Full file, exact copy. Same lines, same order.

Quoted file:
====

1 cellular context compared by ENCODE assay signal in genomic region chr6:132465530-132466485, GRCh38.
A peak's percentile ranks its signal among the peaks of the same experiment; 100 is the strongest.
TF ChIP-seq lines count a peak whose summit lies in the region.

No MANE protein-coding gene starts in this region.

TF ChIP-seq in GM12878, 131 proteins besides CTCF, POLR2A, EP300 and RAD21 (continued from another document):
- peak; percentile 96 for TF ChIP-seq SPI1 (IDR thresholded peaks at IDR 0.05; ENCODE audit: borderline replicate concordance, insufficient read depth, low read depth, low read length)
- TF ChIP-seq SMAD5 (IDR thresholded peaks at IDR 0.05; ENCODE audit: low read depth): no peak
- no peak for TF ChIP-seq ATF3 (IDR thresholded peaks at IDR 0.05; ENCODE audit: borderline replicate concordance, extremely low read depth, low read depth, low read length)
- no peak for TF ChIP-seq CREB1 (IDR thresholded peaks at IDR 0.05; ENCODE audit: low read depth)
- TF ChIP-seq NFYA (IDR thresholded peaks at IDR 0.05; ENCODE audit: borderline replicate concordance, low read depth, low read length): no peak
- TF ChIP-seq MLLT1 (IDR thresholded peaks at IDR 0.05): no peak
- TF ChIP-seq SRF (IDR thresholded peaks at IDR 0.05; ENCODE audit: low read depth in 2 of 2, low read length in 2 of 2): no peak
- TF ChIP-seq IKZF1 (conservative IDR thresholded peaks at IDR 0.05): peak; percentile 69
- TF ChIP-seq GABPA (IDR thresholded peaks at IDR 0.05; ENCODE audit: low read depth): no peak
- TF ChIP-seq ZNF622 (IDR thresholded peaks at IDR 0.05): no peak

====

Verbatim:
1 cellular context compared by ENCODE assay signal in genomic region chr6:132465530-132466485, GRCh38.
A peak's percentile ranks its signal among the peaks of the same experiment; 100 is the strongest.
TF ChIP-seq lines count a peak whose summit lies in the region.

No MANE protein-coding gene starts in this region.

TF ChIP-seq in GM12878, 131 proteins besides CTCF, POLR2A, EP300 and RAD21 (continued from another document):
- peak; percentile 96 for TF ChIP-seq SPI1 (IDR thresholded peaks at IDR 0.05; ENCODE audit: borderline replicate concordance, insufficient read depth, low read depth, low read length)
- TF ChIP-seq SMAD5 (IDR thresholded peaks at IDR 0.05; ENCODE audit: low read depth): no peak
- no peak for TF ChIP-seq ATF3 (IDR thresholded peaks at IDR 0.05; ENCODE audit: borderline replicate concordance, extremely low read depth, low read depth, low read length)
- no peak for TF ChIP-seq CREB1 (IDR thresholded peaks at IDR 0.05; ENCODE audit: low read depth)
- TF ChIP-seq NFYA (IDR thresholded peaks at IDR 0.05; ENCODE audit: borderline replicate concordance, low read depth, low read length): no peak
- TF ChIP-seq MLLT1 (IDR thresholded peaks at IDR 0.05): no peak
- TF ChIP-seq SRF (IDR thresholded peaks at IDR 0.05; ENCODE audit: low read depth in 2 of 2, low read length in 2 of 2): no peak
- TF ChIP-seq IKZF1 (conservative IDR thresholded peaks at IDR 0.05): peak; percentile 69
- TF ChIP-seq GABPA (IDR thresholded peaks at IDR 0.05; ENCODE audit: low read depth): no peak
- TF ChIP-seq ZNF622 (IDR thresholded peaks at IDR 0.05): no peak